If the Phrase Doesn’t Fit, You Must “OMIT”
If the Phrase Doesn’t Fit, You Must “OMIT”
You will often see the answer choice “OMIT the underlined portion.” By choosing it, you can remove the entire underlined portion from the passage.
When an answer choice allows you to “OMIT the underlined portion,” think hard about that option. “OMIT,” when it appears as an answer, is correct approximately 25 percent of the time. We don’t suggest that you go through the test ticking off “OMIT” for every possible question, but we do want you to consider it as an answer.
“OMIT” is an attractive (and often correct) answer because it eliminates redundant or irrelevant statements. (For more on redundancy, see the “Style” section under “Rhetorical Skills Questions on the English Test.”) For example,
The bag was free.  I didn’t have to pay for it. 
 21
21. A. NO CHANGE
B. I paid five dollars for it.
C. I paid almost nothing for it.
D. Omit the underlined portion
The ACT writers want your edits to make the passage as concise as possible. A statement like the one above should strike you as redundant because you clearly don’t need to pay for something that’s free—so why say the same thing twice? If you choose choice A, you keep the redundant sentence in the passage and get the answer wrong. Choices B and C don’t make much sense because they have you paying for the free bag. Choice D is the correct answer because it omits an unnecessary statement. Without the second sentence, a reader still understands that the free bag didn’t cost anything.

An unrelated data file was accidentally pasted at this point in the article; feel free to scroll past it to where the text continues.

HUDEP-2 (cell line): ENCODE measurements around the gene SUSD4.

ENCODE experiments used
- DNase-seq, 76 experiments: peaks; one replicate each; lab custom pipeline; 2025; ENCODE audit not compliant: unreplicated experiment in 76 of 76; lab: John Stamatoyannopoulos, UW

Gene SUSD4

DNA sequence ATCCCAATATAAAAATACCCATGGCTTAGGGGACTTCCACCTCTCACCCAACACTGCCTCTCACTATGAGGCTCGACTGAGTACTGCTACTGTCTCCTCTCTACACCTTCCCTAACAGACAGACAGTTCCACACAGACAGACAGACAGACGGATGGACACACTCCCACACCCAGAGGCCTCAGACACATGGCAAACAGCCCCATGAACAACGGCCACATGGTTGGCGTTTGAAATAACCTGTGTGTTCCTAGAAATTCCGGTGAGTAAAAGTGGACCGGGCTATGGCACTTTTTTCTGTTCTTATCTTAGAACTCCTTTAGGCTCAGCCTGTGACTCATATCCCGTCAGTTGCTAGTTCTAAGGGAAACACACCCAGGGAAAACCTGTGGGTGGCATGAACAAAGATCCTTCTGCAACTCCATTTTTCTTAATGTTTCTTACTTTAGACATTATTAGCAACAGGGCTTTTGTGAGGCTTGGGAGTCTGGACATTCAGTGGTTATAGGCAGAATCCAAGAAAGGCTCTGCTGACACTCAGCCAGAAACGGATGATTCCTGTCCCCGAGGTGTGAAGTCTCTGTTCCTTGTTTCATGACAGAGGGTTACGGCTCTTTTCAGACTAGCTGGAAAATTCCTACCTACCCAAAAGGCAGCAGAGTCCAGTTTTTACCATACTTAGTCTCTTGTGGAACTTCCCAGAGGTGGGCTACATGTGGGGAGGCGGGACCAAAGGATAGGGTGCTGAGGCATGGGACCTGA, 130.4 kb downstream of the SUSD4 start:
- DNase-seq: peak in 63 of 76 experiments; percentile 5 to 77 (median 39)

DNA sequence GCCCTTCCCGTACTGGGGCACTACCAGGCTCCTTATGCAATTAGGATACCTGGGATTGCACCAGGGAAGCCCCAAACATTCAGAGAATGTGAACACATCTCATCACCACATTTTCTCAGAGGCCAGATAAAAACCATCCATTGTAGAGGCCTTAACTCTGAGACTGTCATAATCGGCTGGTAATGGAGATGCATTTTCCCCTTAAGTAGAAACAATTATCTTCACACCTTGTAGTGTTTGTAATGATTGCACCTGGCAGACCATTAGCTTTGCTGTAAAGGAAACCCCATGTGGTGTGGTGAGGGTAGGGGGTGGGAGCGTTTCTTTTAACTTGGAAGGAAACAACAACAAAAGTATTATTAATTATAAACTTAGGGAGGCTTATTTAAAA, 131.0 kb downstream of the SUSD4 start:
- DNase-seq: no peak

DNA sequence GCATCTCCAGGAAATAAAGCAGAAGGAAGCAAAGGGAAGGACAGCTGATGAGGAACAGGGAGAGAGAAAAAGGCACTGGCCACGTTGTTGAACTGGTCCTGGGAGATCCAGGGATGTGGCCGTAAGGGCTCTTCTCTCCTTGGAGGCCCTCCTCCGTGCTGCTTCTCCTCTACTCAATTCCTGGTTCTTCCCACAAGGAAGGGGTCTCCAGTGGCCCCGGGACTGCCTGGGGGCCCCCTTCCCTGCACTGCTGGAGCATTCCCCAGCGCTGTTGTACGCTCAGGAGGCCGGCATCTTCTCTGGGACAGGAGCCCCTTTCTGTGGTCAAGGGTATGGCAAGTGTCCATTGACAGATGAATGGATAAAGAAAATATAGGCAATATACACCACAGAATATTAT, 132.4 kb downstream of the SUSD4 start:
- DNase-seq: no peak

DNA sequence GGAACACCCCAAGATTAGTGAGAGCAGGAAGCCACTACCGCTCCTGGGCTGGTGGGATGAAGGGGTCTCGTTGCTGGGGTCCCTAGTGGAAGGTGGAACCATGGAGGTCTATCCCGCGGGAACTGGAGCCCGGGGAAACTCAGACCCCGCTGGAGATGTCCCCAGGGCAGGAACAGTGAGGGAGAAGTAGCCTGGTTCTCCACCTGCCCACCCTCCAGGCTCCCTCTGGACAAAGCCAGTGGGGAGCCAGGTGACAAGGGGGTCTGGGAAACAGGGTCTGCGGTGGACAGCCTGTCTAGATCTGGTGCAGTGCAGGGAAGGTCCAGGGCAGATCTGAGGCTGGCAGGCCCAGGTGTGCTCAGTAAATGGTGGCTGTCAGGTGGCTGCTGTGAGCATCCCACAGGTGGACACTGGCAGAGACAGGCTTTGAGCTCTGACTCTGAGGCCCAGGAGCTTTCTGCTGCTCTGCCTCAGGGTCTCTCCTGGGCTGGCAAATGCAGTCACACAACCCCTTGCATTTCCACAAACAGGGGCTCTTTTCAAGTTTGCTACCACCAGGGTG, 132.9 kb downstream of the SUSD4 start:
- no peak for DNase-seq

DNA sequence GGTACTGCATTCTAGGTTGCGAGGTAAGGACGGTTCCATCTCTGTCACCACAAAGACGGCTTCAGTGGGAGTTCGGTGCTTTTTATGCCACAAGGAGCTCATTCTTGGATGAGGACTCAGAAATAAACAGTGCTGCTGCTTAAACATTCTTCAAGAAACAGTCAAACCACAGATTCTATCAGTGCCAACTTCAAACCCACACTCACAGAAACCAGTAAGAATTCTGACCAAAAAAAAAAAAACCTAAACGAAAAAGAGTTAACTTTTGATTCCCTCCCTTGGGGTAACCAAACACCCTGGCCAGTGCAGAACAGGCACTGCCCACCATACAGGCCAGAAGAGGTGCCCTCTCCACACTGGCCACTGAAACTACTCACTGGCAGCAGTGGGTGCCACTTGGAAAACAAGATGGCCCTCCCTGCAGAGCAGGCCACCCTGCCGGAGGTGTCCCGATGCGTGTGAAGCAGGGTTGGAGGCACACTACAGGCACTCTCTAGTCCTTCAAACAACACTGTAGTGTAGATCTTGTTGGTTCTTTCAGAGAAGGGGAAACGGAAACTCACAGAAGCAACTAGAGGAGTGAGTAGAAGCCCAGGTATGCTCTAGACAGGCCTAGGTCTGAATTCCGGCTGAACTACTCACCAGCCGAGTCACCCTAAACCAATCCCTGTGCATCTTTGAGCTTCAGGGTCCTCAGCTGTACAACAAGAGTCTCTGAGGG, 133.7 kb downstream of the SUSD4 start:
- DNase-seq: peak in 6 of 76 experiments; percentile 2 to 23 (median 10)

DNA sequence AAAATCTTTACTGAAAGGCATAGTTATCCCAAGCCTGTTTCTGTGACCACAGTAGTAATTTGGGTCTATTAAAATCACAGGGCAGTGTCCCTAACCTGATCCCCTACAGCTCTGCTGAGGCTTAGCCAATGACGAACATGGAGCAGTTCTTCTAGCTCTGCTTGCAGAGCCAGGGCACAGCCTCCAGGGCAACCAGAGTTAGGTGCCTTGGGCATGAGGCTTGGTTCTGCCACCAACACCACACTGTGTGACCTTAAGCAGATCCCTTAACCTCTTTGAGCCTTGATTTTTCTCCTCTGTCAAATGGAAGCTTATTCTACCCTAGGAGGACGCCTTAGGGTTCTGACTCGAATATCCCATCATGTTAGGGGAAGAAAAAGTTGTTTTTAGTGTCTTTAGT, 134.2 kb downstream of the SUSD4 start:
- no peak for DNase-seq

When deciding whether to omit, read the passage or sentence without the underlined portion and see whether the new version of the sentence makes as much, if not more, sense to you as the original. If it does, go ahead and choose “OMIT.” If the passage or sentence loses something in the omission, then turn to the other answer choices.
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